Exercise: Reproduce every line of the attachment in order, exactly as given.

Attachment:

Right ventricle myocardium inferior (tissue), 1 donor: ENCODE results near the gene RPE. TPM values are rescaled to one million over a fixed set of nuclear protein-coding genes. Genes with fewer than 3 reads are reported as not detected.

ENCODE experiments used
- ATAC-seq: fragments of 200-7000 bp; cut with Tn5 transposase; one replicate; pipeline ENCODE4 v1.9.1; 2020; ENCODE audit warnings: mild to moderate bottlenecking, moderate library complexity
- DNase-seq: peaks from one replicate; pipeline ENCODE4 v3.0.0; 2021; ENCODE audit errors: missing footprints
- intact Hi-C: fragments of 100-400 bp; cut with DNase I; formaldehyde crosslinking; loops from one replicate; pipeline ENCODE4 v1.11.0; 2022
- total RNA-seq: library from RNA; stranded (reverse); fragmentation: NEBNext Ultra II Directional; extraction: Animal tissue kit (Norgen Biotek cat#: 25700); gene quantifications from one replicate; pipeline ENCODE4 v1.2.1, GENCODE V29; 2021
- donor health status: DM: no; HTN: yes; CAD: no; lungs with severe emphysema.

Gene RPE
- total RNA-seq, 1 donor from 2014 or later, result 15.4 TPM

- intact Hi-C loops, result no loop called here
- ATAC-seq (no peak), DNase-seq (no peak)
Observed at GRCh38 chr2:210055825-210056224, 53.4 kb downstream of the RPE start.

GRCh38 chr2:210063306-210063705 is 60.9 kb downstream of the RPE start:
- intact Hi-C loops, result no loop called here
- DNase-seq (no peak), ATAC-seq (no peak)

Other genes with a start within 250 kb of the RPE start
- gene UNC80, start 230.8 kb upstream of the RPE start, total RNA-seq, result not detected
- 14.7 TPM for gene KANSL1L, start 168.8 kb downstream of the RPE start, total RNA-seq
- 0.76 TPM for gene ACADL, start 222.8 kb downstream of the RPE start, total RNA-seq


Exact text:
Right ventricle myocardium inferior (tissue), 1 donor: ENCODE results near the gene RPE. TPM values are rescaled to one million over a fixed set of nuclear protein-coding genes. Genes with fewer than 3 reads are reported as not detected.

ENCODE experiments used
- ATAC-seq: fragments of 200-7000 bp; cut with Tn5 transposase; one replicate; pipeline ENCODE4 v1.9.1; 2020; ENCODE audit warnings: mild to moderate bottlenecking, moderate library complexity
- DNase-seq: peaks from one replicate; pipeline ENCODE4 v3.0.0; 2021; ENCODE audit errors: missing footprints
- intact Hi-C: fragments of 100-400 bp; cut with DNase I; formaldehyde crosslinking; loops from one replicate; pipeline ENCODE4 v1.11.0; 2022
- total RNA-seq: library from RNA; stranded (reverse); fragmentation: NEBNext Ultra II Directional; extraction: Animal tissue kit (Norgen Biotek cat#: 25700); gene quantifications from one replicate; pipeline ENCODE4 v1.2.1, GENCODE V29; 2021
- donor health status: DM: no; HTN: yes; CAD: no; lungs with severe emphysema.

Gene RPE
- total RNA-seq, 1 donor from 2014 or later, result 15.4 TPM

- intact Hi-C loops, result no loop called here
- ATAC-seq (no peak), DNase-seq (no peak)
Observed at GRCh38 chr2:210055825-210056224, 53.4 kb downstream of the RPE start.

GRCh38 chr2:210063306-210063705 is 60.9 kb downstream of the RPE start:
- intact Hi-C loops, result no loop called here
- DNase-seq (no peak), ATAC-seq (no peak)

Other genes with a start within 250 kb of the RPE start
- gene UNC80, start 230.8 kb upstream of the RPE start, total RNA-seq, result not detected
- 14.7 TPM for gene KANSL1L, start 168.8 kb downstream of the RPE start, total RNA-seq
- 0.76 TPM for gene ACADL, start 222.8 kb downstream of the RPE start, total RNA-seq